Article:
Municipal bond issuance increased in every Northeast state and commonwealth in the first half of 2012, with regional volume up 63% from the same period last year.

Issuers sold a total of $59.3 billion of debt this year through June, compared to $36.4 billion for the same period last year, according to Thomson Reuters.

As usual, New York issuers led the Northeast, accounting for about 43% of total issuance in the region. With $25 billion of debt, the Empire State not only leads the region, but its issuers have also sold more debt than any other state in the nation, including California, where they issued $22.3 billion.

Before 2011, when New York took the number one spot, California had been the nation’s leading debt issuer.

“Generally speaking, the top four states have usually been where the population is the greatest. So you’re going to see California, New York, Illinois and Texas go back in forth in terms of which one is issuing the most debt and that obviously has to do with the population and infrastructure needs,” said Michael Pietronico, who manages about $770 million of municipal bonds as chief executive officer at Miller Tabak Asset Management.

The reason for New York taking the lead could be attributed, simply, to timing, he said.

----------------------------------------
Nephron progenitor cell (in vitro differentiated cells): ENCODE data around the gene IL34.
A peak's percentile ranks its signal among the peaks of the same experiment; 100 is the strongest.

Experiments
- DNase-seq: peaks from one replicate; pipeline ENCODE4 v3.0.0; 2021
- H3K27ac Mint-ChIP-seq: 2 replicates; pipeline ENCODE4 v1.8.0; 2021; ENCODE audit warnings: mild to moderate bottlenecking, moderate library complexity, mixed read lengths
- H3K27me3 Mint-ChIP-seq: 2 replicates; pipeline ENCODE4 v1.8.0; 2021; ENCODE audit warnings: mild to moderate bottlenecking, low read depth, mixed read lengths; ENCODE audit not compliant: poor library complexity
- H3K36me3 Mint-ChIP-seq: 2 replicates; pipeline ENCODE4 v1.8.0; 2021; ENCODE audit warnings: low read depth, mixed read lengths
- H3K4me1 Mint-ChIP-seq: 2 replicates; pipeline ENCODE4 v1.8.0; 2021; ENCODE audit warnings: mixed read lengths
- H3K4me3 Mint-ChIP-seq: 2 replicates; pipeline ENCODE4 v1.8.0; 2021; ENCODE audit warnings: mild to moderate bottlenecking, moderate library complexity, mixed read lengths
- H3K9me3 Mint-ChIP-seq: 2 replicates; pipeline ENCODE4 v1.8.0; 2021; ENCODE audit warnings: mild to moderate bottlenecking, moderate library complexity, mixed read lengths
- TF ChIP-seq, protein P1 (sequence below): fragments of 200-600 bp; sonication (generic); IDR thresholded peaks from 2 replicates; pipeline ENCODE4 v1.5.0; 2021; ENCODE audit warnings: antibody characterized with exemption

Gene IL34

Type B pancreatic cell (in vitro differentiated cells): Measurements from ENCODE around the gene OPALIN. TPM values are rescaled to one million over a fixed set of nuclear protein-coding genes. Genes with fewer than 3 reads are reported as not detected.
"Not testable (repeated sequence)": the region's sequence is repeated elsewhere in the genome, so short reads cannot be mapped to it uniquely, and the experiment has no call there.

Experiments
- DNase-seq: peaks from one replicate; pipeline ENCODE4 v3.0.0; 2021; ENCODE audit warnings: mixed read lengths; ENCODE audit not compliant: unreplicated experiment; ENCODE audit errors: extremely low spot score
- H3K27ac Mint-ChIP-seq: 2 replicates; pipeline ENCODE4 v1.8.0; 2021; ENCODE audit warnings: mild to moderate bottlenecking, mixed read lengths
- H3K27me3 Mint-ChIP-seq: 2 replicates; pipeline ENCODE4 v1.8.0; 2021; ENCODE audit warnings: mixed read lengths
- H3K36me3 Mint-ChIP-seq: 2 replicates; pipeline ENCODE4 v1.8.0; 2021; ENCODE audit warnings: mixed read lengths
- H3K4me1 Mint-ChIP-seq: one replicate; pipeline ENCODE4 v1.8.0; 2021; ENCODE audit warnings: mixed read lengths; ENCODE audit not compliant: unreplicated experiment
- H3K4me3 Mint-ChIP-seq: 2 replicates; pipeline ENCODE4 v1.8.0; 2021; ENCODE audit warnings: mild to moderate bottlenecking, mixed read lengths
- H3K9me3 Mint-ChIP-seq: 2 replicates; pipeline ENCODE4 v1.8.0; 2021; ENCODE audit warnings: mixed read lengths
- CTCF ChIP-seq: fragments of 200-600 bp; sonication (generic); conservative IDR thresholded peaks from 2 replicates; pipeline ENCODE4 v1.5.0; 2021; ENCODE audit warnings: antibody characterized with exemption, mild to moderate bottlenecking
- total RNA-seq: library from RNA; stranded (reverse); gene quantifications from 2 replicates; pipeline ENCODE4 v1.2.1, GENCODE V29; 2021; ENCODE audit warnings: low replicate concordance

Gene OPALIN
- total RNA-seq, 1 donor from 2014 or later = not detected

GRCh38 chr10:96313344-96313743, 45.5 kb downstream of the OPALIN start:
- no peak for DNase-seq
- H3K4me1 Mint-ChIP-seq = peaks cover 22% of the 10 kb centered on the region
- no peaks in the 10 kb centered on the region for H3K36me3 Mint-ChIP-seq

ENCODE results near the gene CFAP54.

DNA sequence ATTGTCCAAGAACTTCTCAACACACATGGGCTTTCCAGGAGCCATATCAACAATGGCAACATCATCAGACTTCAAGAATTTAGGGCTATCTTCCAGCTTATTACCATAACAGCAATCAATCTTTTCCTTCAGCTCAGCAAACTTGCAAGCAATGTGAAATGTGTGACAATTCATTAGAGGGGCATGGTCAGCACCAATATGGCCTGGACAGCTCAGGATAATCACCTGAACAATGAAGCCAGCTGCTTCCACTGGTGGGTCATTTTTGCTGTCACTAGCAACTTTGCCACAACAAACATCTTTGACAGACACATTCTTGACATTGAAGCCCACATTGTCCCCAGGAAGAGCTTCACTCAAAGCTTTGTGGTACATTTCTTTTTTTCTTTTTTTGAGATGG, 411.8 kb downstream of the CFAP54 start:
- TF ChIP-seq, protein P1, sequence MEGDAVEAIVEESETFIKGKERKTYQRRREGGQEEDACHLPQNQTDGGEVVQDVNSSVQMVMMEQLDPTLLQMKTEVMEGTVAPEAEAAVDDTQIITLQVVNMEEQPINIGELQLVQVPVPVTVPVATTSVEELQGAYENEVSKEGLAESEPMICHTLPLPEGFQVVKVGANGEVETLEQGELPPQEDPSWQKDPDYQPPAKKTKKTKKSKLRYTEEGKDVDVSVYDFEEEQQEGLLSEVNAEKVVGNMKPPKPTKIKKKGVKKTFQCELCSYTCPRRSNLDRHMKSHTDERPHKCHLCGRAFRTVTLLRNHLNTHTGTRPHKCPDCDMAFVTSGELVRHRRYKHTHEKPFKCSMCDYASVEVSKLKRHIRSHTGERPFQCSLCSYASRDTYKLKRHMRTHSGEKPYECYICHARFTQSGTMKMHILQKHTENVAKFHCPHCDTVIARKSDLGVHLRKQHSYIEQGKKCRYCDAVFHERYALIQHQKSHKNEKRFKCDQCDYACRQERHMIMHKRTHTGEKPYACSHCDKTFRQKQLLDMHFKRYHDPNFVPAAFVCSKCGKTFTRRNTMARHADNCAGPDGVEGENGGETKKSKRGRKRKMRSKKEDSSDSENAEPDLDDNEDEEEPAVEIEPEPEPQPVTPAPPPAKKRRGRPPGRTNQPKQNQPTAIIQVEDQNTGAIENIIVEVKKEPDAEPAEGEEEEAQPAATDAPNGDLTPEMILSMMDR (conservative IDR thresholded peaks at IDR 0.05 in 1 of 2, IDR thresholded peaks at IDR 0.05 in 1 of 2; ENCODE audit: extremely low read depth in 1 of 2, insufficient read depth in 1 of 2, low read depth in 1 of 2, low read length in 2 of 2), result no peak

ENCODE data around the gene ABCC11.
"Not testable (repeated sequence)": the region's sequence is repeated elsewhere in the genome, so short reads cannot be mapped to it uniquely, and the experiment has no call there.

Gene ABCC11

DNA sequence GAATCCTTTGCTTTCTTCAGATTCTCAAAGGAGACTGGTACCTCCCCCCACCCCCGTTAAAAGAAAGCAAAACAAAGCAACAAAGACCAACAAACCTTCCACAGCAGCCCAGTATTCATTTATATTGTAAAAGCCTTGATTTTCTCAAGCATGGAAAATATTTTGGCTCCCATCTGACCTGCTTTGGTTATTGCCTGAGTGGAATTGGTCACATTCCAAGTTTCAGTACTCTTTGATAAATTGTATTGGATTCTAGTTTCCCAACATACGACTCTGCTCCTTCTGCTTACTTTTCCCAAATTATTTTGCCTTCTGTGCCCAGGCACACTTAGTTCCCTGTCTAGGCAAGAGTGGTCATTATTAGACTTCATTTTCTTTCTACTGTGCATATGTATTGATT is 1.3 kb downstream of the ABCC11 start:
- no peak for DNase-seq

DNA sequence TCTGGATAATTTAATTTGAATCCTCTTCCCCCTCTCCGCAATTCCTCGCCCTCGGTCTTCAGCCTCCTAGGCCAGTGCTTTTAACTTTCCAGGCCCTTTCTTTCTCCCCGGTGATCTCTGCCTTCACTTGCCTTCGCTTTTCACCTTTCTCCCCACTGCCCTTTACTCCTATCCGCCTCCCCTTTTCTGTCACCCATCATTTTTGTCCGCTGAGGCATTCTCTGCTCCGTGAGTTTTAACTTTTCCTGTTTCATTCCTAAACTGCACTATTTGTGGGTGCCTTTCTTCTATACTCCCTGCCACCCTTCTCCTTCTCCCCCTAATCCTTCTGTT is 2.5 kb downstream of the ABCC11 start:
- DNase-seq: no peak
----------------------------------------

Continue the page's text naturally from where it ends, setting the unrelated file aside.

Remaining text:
For example, New York may have greater infrastructure needs right now, compared to what’s going on in other states.

“New York’s economy is doing reasonably well and their needs have always been substantial. I would imagine that at some point, California is going to overtake them strongly,” Pietronico added.

The amount of debt issued in New York increased by 73% from the first half of 2011, outpacing the broader market, which saw a total increase of 65%.

New York Comptroller Thomas DiNapoli views the state’s top position with concern.

“The state is uncomfortably close to the statutory debt limit, partly because of excessive use of debt in past years and partly because of current economic conditions,” said Eric Sumberg, a spokesperson for the Comptroller’s Office.

Many of New York’s top issuers are state agencies, which account for almost half of the state’s debt. State agencies have sold around $12.3 billion of bonds for the first half of the year, according to Thomson — a 119% increase.

With record low interest rates, the increase in volume has been largely boosted by refundings. Nationwide, refundings have increased 145% since last year. New York issuers have outpaced that amount with a 151% increase.

This is likely because New York has some of the most advanced issuers and they are taking advantage of market conditions more so than other states, said Chris Ryon, manager of municipal bond portfolios at Thornburg Investment Management.

“New York issuers are typically some of the most sophisticated issuers in the market,” Ryon said. “We are at historic lows of interest rates, so a great deal of the issuance you’re seeing coming out of New York is termed, refunding deals.”

In the region as a whole, refundings totaled $24.6 billion, up 142% from last year.

June Matte, a Boston-based managing director at Public Financial Management Inc., said that refundings, while significant, are not the only activity.